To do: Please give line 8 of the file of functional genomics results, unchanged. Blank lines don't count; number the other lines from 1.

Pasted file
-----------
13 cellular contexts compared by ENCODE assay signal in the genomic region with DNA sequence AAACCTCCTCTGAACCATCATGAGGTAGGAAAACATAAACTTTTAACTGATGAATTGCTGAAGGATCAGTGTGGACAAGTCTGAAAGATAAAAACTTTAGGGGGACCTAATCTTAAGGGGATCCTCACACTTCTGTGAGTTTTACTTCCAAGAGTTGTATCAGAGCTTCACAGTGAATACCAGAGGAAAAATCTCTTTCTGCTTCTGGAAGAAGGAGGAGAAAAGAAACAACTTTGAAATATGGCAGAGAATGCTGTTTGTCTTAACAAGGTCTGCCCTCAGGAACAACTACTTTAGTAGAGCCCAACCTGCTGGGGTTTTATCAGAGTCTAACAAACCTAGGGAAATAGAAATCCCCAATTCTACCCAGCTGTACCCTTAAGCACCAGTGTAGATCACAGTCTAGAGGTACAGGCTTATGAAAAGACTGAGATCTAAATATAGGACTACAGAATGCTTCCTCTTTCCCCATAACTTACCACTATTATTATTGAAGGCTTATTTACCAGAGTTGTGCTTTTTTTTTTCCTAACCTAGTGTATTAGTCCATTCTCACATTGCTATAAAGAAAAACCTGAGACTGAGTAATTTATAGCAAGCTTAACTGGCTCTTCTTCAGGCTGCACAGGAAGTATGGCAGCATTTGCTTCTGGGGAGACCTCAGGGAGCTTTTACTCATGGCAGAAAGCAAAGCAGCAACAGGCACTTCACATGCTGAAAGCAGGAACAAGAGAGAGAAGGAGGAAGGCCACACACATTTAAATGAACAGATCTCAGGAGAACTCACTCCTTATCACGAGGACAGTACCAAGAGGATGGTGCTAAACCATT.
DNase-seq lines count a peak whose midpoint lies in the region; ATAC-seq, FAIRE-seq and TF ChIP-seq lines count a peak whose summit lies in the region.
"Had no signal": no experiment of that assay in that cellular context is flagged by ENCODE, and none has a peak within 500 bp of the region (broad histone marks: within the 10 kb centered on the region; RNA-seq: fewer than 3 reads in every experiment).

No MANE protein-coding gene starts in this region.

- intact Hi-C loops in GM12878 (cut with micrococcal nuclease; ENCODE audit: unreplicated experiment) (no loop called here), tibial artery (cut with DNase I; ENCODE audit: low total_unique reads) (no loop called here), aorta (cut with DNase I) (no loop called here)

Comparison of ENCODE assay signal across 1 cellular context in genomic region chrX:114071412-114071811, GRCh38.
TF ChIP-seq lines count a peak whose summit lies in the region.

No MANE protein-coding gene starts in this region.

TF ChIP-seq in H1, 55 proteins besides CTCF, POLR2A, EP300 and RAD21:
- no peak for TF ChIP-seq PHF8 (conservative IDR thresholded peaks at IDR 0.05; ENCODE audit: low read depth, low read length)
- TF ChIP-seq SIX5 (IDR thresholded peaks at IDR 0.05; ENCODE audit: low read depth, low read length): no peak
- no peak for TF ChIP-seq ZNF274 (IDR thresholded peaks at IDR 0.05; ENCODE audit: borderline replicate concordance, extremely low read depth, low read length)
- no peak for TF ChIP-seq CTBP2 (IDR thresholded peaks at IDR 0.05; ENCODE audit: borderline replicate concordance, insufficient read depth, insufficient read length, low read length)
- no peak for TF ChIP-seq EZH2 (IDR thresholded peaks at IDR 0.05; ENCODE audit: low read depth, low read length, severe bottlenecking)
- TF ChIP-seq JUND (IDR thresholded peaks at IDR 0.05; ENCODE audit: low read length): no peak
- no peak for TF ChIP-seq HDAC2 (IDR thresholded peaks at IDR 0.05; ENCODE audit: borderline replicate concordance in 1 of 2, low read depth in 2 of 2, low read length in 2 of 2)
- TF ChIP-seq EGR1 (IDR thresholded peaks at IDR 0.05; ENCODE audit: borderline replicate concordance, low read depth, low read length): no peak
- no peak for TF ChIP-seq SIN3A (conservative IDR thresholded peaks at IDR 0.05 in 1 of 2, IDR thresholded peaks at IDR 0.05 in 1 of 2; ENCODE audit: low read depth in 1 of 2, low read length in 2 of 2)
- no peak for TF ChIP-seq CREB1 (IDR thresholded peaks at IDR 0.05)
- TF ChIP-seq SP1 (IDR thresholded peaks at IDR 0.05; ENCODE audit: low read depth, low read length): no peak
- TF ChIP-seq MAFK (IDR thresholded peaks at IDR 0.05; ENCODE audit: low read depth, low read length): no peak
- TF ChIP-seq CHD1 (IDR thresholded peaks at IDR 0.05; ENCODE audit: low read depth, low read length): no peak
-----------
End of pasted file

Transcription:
No MANE protein-coding gene starts in this region.